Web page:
You are here
Raffles Education remains in the red with S$1.4m Q2 loss
RAFFLES Education Corp marked a net loss of S$1.4 million for the second quarter ended Dec 31, 2017, shrinking from a net loss of S$3.9 million in the preceding year, the group said in a Singapore Exchange filing on Wednesday evening after the market had closed.
For the three months ended Dec 31, revenue crept up one per cent from the previous year to S$24.6 million.
The group recorded a decrease in investment properties from S$459.1 million in FY2017 to $439.8 million in Q2 FY2018 mainly due to a S$20.4 million reclassification of the new campus in Milan to plant, property and equipment, and a foreign currency translation loss of S$1.2 million, but was offset by additions of S$2.1 million, mainly for the renovation of the new Milan campus.
A decrease in other operating income from S$3.7 million in Q2 FY2017 to S$2.3 million for Q2 FY2018 was mainly due to the decrease in a foreign exchange gain of S$1.1 million, Raffles Education said.
Major contributors of cash inflows were a refund of S$10.2 million in deposits for cancellation of a land purchase by Tianjin University of Commerce Boustead College, drawdown of borrowings of S$19.3 million, a loan from a director of S$37.8 million, and net proceeds from issuance of S$28.2 million of shares.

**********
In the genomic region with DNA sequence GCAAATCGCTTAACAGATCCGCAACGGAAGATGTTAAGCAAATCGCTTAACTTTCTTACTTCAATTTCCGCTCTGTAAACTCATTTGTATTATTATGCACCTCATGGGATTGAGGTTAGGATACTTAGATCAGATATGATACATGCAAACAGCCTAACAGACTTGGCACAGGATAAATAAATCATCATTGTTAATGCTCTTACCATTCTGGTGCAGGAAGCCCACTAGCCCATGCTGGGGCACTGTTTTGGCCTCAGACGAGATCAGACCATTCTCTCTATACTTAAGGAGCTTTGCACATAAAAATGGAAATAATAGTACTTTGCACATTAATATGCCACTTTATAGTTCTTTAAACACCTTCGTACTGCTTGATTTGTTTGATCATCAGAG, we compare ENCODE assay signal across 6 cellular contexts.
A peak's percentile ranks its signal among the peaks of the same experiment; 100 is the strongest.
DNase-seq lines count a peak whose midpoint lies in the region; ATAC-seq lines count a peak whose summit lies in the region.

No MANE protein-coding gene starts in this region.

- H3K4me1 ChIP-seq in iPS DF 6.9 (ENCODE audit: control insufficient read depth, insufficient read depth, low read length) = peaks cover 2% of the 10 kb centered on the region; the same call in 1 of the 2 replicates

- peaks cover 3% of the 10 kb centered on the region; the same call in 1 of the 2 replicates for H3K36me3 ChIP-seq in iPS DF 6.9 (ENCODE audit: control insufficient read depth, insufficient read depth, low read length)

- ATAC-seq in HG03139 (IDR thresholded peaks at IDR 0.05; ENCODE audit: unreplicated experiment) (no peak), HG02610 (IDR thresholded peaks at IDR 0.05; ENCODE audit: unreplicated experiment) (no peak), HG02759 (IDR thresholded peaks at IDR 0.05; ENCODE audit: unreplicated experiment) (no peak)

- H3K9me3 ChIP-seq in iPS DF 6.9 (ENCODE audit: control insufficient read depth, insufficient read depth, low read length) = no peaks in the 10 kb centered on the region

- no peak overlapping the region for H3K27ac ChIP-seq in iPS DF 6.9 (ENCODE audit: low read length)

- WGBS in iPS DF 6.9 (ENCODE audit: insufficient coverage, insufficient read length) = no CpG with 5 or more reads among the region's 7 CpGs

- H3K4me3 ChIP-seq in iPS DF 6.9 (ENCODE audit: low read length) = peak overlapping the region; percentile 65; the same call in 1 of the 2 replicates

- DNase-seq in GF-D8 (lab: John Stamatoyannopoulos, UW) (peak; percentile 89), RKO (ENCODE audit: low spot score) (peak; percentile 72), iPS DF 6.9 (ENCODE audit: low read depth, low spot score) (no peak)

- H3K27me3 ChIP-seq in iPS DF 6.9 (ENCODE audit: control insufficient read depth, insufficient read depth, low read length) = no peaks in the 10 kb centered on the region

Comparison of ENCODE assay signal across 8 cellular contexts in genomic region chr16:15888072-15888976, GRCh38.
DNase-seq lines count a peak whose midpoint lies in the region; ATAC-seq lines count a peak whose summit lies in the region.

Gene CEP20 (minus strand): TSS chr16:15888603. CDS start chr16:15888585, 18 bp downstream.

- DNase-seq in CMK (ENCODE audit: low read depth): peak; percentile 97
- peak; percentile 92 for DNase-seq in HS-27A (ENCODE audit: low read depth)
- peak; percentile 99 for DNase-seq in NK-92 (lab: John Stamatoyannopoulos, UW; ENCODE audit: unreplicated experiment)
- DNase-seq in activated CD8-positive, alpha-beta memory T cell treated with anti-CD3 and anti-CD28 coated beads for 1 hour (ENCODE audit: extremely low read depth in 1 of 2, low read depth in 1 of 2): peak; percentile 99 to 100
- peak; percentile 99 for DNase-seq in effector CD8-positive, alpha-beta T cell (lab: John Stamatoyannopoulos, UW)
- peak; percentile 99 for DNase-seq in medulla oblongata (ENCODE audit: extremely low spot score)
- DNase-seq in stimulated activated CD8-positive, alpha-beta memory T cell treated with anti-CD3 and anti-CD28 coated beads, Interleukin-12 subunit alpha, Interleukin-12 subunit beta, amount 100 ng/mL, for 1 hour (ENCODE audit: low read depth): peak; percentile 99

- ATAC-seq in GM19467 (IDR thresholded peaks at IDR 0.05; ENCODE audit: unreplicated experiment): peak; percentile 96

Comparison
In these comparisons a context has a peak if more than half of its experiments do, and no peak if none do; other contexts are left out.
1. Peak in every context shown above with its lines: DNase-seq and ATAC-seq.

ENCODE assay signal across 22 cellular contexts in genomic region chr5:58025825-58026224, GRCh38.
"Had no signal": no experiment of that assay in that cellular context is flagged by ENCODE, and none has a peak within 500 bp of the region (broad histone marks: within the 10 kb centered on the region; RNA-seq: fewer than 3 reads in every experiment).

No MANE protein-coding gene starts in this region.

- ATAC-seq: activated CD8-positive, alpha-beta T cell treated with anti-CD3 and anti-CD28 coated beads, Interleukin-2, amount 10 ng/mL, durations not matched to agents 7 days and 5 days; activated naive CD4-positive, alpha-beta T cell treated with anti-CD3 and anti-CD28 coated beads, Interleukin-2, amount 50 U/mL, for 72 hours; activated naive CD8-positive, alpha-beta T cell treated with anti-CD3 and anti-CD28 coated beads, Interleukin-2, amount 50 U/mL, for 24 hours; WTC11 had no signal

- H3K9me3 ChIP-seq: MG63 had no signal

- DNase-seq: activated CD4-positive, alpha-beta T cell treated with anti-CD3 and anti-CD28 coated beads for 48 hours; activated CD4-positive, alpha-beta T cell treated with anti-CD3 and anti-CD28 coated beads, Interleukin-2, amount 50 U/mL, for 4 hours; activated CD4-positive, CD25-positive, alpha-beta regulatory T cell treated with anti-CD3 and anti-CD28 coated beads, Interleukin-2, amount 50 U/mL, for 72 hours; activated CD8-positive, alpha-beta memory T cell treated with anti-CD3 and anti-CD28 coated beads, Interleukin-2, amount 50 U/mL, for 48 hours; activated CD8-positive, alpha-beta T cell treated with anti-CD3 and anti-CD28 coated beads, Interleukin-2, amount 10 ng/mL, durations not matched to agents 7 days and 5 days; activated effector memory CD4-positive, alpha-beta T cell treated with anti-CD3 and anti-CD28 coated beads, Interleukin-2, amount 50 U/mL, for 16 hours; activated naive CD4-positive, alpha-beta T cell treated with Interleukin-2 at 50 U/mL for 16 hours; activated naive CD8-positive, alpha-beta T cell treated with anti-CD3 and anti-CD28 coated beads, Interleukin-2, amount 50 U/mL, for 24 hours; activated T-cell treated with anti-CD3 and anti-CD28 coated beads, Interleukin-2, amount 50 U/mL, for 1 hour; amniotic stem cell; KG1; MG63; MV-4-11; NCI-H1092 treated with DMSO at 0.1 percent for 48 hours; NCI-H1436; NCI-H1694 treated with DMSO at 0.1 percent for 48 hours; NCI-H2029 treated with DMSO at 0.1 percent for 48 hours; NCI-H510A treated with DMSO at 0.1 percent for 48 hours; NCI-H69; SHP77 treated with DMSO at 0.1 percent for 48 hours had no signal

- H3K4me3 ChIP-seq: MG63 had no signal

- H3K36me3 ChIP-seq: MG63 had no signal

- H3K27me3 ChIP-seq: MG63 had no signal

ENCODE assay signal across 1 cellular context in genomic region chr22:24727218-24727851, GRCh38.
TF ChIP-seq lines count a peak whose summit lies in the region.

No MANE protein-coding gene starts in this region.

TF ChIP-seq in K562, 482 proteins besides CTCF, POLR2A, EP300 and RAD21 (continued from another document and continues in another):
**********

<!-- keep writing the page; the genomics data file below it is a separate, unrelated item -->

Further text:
A challenging global education environment, currency volatility and increasing interest rate continues to impact the group's financials, Raffles Education said.
"The group is also facing increasing competition, higher manpower costs, a more stringent regulatory environment which are expected to have an adverse effect on the group's operations," the group said, adding it will "seek opportunities in new territories".
For the first half ended Dec 31, 2017, the education provider inked a loss of S$7.3 million, a further 30 per cent loss over the previous year's S$5.62 million. Revenue for the six months to end-December fell one per cent year on year to S$48.83 million.
Raffles Education had announced the resignation of its executive director and deputy chief executive officer Chew Kok Chor on Jan 2, 2018.
In October 2017, tycoon Oei Hong Leong, who has amassed a stake of more than 10 per cent in Raffles Education, served notice that he would ask the company's founder, chairman and chief executive Chew Hua Seng, to resign. Mr Oei and Oei Hong Leong Art Museum Limited have since withdrawn their requisition notice.
Loss per share narrowed to 0.14 Singapore cent from a loss per share of 0.4 Singapore cent in the preceding year. Net asset value per share slipped to 51.75 Singapore cents as at Dec 31, from 54.6 Singapore cents in six months ago.
No dividend was proposed. Raffles Education shares closed 1.5 Singapore cents or 6.0 per cent down at 23.5 Singapore cents on Wednesday.